Here is a look at some of the transportation headlines gathered by us and the Metro Library. The full list of headlines is posted on the library’s blog.
Beverly Hills Merchants Launch Class War Over Westside Subway (Curbed LA)
Curbed picks up a story from the Los Angeles Business Journal that exposes a small group of Beverly Hills merchants who oppose a Westside Subway stop at Wilshire/Beverly Drive due to fears of lower income subway riders tarnishing the gloss of Rodeo Drive. Another worry is something many businesses – regardless of clientele income – have when it comes to the subway: will construction drive business away? Although one merchant has a class warfare twist on this issue too, fearing that ritzy business may be replaced by lower end business that cater to subway riders. Reverse gentrification, anyone?
Reorganizing the Bus System within the Network Hierarchy (The Transport Politic)
I’ve been waiting to hear what Yonah Freemark, prolific transportation writer for The Transport Politic blog, had to say about last week’s N.Y. Times story about L.A.’s bus service changes. Well his response is here and like his blogging brethren Jarret Walker (Human Transit), he feels the Times fails to understand that creating a cohesive transit network is more important than trying to provide a small group of people with direct service. But he does feel Metro has failed in properly publicizing and explaining this fact. He then uses the rebranding of the bus system in Lyon, France as an example of how to do it right.
Subway Crush No Longer Gets Weekends Off (N.Y. Times)
The subway system in New York City is no longer just a service functioning mainly to get city commuters too and from work. This Times article reveals that weekend service on the subway is more popular (and crowded) than ever, with ridership numbers that rival the weekday rush hour. One reason? A generational shift. As car-averse, transit-hungry Millennials move into the city and surrounding burroughs weekend trains tend to fill with young revelers, shoppers and service workers.
Spaniards Trade Cars For Lifetime Trolley Pass (Shareable: Cities)
Now here’s an interesting idea that we’ll probably never see in the States. The city of Murcia, Spain offered car owners a lifetime trolley pass in exchange for giving up their cars… permanently. The cars that were traded in were then put on display around the city, parked in impossible places to drive home the point of how much space the vehicles take up. I only wonder what sort of contract folks had to sign to ensure that they never ever buy a car again.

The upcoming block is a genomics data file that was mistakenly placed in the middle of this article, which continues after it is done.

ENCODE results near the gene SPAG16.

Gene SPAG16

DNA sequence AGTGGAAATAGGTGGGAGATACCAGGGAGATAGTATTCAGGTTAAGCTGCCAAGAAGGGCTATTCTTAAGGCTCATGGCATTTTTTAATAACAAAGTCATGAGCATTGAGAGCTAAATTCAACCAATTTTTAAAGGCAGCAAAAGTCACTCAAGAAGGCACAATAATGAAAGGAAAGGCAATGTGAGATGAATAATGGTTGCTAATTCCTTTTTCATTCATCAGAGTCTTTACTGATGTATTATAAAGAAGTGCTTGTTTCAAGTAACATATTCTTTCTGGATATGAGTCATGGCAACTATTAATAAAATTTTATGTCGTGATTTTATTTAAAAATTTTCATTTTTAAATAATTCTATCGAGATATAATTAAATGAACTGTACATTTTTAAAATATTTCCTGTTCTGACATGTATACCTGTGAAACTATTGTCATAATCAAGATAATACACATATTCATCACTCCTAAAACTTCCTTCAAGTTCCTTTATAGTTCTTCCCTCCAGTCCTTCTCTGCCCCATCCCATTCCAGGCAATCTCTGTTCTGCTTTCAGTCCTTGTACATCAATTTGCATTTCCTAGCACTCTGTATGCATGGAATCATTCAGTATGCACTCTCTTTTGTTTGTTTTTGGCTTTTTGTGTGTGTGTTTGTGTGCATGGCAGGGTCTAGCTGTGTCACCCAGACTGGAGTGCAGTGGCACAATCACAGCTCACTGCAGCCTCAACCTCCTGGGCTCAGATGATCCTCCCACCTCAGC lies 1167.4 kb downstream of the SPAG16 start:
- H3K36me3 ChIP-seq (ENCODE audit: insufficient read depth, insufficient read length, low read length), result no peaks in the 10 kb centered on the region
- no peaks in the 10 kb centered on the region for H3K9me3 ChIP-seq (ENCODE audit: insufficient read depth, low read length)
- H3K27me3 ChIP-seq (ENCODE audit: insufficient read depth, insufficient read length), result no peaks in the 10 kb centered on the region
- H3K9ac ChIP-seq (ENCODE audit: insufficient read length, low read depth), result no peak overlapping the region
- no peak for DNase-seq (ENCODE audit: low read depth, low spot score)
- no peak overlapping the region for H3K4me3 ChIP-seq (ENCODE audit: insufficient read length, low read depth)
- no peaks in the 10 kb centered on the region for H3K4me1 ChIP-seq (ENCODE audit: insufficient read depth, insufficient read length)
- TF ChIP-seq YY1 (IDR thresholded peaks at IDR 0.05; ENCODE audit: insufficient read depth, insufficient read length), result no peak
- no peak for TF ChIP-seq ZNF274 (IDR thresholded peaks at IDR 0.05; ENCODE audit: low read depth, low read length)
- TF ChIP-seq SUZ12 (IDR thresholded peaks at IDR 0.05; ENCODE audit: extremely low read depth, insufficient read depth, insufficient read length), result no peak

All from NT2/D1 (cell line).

Categories: Transportation Headlines
The construction issue I can somewhat understand although it still fails to see the benefit after its done. But the “lower class people tarnishing rodeo drive” concern being shown here should immediately invalidate their say in this project. Besides the fact that those concerns have never really proven to play out in any city anyways, it should notify metro of their true reasons for opposition. This small but vocal group just did themselves in. Now please, metro, can we move on from this and just go ahead with this project the right way, you know, a station on constellation and on rodeo drive?! No need to give these folks attention anymore since they just showed that they have nothing valuable to add to the issue.
They inadvertently bring that issue to the table but in no way intend to or even care. These people couldn’t care less about mass transit or how mobility in LA is improved. They fail to see how improved access to their area will only help them. And btw I actually agree with your points about distance based fares especially in a city that covers such a large land area.
The thing that got me in the BH merchant story was the assumption that businesses would change to reflect some perceived shift in shopper demographic. The person making this assumption was the owner of a business.
Seems simple enough to me: If you’re concerned about businesses changing, don’t change your business, buddy.
While I do perceive the BH business owners to be arrogant, but they do bring an excellent point about the schism on what mass transit should be between the poor and the rich.
IMO, and I’ve brought this up before, is that this schism could be resolved with a compromise solution to move towards a distance based model and at the same time, instituting a daily cap system similar to London’s Oyster Card. It just not make any sense that a transit rider taking the Purple Line all the way from Union Sta. to the current terminus in Koreatown would only pay the same $1.50 to ride it from Union Sta. to the Westside extension.
Besides, Congress is still in deadlock over raising the debt ceiling; doesn’t seem like any public transit funding would be coming anytime soon (or if there were, there would be drastic cuts). We need to stop this flat-fare nonsense and start looking elsewhere to make up lost revenue. Distance based model is a good step towards ending this taxpayer subsidized flat-fee no-matter how far you ride it scam.